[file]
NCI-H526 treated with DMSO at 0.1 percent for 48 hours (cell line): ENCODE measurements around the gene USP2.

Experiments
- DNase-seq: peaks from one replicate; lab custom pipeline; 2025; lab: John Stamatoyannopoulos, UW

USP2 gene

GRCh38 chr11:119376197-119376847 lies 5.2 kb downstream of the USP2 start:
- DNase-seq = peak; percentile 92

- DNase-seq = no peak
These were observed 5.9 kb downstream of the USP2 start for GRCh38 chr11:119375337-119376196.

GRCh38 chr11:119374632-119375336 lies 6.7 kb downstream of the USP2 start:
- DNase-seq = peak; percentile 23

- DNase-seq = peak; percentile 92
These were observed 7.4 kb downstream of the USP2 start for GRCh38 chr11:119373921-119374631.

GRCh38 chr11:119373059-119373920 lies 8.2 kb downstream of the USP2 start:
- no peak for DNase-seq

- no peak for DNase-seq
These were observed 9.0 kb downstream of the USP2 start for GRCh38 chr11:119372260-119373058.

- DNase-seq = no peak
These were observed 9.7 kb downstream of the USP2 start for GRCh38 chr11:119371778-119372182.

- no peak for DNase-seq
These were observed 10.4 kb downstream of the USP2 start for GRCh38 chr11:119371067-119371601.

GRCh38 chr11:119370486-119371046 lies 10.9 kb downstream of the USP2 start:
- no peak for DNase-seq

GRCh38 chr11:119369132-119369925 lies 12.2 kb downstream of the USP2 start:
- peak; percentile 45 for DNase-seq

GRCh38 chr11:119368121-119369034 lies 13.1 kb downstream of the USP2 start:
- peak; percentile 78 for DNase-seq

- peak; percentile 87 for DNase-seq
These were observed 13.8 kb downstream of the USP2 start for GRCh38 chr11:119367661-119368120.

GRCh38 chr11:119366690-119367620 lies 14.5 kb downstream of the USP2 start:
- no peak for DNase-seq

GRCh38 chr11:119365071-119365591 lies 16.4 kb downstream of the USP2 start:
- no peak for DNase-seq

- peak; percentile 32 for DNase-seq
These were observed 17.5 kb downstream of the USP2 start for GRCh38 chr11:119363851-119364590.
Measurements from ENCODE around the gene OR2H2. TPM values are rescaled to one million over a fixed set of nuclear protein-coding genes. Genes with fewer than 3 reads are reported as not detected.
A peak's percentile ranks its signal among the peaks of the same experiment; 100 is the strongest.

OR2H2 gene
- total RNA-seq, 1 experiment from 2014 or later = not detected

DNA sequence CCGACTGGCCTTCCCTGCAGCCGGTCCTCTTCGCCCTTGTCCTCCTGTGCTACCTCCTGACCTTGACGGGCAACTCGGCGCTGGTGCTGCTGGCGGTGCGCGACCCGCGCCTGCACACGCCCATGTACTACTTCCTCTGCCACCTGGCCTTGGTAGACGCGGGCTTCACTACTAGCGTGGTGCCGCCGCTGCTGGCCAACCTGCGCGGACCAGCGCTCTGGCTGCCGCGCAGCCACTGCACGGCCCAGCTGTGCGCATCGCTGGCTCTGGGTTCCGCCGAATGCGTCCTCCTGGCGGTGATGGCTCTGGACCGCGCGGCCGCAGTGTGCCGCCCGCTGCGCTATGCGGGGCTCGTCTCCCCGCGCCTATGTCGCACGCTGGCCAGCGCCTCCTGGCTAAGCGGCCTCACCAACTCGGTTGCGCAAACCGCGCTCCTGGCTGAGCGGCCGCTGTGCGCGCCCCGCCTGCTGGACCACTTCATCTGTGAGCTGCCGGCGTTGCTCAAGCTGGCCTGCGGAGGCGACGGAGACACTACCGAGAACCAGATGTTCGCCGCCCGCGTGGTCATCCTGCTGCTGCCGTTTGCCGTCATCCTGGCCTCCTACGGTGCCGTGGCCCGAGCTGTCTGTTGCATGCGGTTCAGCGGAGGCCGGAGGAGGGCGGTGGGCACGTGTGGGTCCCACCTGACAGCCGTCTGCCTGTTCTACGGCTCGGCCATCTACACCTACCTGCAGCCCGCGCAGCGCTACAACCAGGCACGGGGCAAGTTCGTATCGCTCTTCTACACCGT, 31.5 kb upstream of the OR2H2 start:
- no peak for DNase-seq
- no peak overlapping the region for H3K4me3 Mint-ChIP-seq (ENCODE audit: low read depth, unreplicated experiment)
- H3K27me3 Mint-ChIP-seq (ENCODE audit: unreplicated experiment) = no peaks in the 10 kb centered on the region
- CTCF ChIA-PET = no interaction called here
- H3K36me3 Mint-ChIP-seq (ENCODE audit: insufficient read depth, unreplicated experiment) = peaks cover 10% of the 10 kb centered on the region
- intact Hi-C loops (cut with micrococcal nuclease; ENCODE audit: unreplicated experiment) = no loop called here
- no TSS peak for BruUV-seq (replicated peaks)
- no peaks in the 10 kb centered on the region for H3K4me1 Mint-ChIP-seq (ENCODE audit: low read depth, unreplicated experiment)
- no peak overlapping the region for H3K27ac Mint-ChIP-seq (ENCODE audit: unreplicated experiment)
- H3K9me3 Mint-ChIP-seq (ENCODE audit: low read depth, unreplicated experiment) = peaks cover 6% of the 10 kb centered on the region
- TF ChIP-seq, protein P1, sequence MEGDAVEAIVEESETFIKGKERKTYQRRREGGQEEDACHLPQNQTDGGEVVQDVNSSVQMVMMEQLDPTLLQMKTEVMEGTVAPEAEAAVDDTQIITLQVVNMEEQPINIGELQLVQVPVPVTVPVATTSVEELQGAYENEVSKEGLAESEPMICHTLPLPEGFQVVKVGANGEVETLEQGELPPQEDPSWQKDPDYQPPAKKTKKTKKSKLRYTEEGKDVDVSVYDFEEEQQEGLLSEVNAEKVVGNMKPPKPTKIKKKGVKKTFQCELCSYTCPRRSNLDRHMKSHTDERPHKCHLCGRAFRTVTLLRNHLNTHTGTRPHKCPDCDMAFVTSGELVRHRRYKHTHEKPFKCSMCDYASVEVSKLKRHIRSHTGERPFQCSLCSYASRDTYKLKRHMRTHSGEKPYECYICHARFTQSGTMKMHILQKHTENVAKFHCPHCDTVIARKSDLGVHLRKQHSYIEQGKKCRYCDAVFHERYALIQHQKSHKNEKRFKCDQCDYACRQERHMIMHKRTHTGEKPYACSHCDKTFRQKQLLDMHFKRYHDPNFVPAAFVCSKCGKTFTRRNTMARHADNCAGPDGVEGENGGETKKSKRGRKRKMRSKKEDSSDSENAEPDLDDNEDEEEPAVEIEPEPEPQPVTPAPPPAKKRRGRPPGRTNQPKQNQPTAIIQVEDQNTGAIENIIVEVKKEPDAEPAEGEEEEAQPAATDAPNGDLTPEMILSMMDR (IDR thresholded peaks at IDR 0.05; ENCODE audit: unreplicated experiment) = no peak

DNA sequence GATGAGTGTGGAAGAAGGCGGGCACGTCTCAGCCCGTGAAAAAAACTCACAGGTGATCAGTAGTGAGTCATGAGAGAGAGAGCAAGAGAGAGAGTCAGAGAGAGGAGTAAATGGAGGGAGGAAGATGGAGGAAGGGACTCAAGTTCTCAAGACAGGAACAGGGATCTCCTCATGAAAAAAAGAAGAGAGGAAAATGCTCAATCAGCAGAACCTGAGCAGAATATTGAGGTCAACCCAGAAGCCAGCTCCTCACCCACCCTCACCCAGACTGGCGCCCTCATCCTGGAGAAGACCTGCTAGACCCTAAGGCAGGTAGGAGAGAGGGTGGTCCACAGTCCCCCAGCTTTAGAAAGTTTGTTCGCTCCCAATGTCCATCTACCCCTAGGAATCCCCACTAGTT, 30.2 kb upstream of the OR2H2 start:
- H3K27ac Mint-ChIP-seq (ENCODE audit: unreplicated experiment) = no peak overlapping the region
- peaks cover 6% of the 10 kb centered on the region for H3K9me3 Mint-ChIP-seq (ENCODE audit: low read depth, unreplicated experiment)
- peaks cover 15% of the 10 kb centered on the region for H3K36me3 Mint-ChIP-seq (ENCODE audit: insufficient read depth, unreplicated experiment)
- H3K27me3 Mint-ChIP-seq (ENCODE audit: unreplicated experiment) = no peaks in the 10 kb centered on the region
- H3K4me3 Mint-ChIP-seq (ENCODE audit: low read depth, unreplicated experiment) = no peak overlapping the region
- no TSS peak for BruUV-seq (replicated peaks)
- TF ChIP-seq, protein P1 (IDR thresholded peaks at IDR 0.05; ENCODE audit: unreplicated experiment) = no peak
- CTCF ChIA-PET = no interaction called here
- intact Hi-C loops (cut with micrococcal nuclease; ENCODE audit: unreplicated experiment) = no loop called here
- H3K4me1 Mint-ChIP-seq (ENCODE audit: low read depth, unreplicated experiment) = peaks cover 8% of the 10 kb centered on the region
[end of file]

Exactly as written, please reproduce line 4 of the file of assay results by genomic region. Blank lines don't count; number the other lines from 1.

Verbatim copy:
USP2 gene